On July 25, chief prosecutor Maj. Ashden Fein delivered the government's closing argument, portraying Manning as an "anarchist" who sought to "make a splash" by providing vast archives of secret documents to WikiLeaks. Arguing that Manning must be found guilty of aiding the enemy, Fein said, "He was not a whistleblower. He was a traitor, a traitor who understood the value of compromised information in the hands of the enemy and took deliberate steps to ensure that they, along with the world, received it." Fein contended that Manning's "wholesale and indiscriminate compromise of hundreds of thousands of classified documents" for release by the WikiLeaks staff, whom he called "essentially information anarchists," was not an ordinary journalistic disclosure but a bid for "notoriety, although in a clandestine form." Fein addressed the court for nearly six hours.
The next day, defense attorney Coombs countered with his own closing argument, portraying Manning as "a young, naïve, but good-intentioned soldier who had human life and his humanist beliefs center to his decisions, whose sole focus was, 'Maybe I just can make a difference, maybe make a change.'" Coombs said his client released only files she believed would cause no harm yet spark debate and prompt change, and that if Manning had not been selective, she would have leaked much more. Playing excerpts from the Baghdad helicopter attack ("Collateral Murder") video that Manning admitted supplying to WikiLeaks, Coombs told Judge Lind: "When the court looks at this, the defense requests that you not disengage, that you not look at this from the eyes of 'this happened on a battlefield.' Did they all deserve to die? That is what Private Manning is thinking as he is watching this video he is seeing, and he's questioning."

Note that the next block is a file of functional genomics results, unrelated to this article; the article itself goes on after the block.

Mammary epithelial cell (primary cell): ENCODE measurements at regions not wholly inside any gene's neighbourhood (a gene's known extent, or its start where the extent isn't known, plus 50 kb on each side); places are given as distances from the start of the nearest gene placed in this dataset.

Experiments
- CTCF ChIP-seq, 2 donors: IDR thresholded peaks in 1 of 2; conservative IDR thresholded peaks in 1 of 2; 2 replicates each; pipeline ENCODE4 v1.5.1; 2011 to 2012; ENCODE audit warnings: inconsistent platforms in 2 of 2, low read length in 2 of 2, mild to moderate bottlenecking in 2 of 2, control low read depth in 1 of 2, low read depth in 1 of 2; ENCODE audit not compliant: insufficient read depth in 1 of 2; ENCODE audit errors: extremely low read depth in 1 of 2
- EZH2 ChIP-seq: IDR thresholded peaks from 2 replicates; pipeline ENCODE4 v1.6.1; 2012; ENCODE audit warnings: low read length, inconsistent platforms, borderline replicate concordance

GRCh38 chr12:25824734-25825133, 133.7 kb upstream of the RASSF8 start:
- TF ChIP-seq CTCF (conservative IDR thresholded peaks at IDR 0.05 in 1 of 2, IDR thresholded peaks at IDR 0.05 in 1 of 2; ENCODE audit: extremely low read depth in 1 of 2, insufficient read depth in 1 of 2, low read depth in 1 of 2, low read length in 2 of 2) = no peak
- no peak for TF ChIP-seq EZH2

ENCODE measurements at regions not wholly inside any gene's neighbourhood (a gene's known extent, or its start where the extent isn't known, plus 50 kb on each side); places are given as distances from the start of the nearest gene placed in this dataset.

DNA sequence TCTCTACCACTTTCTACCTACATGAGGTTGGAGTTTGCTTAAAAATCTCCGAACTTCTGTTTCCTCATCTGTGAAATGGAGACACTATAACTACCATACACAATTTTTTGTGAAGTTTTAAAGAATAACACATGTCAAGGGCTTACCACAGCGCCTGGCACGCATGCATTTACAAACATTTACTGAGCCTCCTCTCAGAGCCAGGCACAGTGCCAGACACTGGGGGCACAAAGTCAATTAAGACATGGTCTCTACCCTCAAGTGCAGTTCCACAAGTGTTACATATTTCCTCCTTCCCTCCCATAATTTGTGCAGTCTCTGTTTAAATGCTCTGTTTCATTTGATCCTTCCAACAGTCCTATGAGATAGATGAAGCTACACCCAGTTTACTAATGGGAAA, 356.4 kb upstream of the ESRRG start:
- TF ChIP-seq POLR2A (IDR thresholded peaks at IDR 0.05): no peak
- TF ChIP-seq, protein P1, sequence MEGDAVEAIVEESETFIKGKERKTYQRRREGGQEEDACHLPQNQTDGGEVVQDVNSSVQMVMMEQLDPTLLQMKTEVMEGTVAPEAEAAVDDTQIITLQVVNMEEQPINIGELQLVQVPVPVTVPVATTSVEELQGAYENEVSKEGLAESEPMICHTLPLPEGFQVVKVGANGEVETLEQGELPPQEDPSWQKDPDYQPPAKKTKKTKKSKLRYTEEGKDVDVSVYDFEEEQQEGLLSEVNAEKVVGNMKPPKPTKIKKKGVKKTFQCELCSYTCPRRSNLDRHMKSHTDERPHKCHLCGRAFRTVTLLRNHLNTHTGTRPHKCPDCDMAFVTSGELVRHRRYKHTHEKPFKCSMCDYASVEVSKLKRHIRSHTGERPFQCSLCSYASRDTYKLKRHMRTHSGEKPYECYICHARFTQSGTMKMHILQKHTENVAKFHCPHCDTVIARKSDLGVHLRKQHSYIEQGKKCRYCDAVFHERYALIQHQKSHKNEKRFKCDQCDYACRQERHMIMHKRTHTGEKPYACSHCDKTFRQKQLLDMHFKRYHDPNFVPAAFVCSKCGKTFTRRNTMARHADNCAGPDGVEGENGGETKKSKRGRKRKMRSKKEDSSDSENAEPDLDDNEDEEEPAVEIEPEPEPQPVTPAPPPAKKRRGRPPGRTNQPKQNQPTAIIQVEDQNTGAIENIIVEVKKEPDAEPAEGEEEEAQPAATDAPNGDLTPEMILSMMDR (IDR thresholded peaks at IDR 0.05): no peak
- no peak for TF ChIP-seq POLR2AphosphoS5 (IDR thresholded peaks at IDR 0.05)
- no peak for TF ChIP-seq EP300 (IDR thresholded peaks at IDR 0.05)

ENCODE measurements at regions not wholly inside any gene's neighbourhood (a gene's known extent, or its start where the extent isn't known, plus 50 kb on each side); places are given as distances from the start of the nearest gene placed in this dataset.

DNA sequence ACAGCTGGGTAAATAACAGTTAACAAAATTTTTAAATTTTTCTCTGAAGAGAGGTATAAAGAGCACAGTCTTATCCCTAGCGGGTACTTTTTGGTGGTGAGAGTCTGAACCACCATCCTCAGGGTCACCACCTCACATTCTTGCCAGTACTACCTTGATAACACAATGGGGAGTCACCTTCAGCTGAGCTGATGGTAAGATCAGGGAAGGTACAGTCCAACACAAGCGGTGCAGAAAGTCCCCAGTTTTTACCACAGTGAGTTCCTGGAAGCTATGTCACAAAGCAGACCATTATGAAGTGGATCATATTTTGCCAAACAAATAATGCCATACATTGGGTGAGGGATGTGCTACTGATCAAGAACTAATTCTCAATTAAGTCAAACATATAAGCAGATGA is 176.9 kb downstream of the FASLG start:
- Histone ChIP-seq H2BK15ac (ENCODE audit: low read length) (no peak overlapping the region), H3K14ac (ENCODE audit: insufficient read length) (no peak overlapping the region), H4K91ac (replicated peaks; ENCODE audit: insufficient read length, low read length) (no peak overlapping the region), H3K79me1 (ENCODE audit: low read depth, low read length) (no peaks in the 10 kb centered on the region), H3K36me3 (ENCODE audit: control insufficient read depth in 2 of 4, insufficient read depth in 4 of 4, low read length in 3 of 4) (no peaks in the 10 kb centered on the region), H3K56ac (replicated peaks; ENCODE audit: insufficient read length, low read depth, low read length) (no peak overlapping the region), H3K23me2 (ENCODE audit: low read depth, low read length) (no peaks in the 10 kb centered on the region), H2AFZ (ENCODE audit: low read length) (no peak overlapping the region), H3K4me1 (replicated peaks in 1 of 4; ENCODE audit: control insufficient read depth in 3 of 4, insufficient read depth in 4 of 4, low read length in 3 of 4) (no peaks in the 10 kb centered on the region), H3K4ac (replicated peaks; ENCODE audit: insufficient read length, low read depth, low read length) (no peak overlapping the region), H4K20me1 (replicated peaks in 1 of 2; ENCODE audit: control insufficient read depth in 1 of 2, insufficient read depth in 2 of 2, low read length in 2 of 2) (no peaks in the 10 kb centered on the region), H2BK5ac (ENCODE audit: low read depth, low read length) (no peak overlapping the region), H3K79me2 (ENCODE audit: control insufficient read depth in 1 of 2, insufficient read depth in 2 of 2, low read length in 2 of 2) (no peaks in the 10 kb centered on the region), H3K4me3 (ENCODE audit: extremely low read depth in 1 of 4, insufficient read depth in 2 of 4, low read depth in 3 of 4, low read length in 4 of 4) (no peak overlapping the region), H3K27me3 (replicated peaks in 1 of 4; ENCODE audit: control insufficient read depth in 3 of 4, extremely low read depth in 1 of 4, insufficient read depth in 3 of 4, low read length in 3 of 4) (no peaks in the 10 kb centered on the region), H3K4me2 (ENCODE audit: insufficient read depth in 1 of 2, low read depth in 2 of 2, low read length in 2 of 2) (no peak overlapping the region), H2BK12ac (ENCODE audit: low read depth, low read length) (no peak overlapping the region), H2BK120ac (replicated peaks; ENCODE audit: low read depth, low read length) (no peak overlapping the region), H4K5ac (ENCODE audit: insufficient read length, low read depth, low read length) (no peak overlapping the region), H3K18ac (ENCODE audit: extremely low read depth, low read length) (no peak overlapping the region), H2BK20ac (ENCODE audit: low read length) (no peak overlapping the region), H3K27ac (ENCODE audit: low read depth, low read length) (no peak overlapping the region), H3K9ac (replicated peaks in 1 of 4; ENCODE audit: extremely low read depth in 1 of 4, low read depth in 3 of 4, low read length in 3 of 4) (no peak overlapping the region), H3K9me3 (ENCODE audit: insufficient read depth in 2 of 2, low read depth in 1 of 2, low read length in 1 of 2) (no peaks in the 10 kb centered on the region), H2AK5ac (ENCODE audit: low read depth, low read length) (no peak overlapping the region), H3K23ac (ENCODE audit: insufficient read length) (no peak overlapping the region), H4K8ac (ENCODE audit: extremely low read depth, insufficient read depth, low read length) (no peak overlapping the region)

With closing arguments concluded, Col. Lind began her deliberations. Manning chose to have her court-martial heard by the judge only instead of a jury.
On July 30, 2013, Judge Lind issued her findings regarding the charges. Manning was acquitted of aiding the enemy by knowingly giving out intelligence through indirect means, and was convicted of 19 of the 21 or 22 specified charges, including theft and six counts of espionage. The hearing on sentencing began on July 31, 2013. The maximum sentence that Manning could have faced was 136 years' imprisonment. This was subsequently reduced to 90 years after the military court granted the defense's motion to merge some of the 20 counts that Manning was being charged with on the grounds that they overlapped.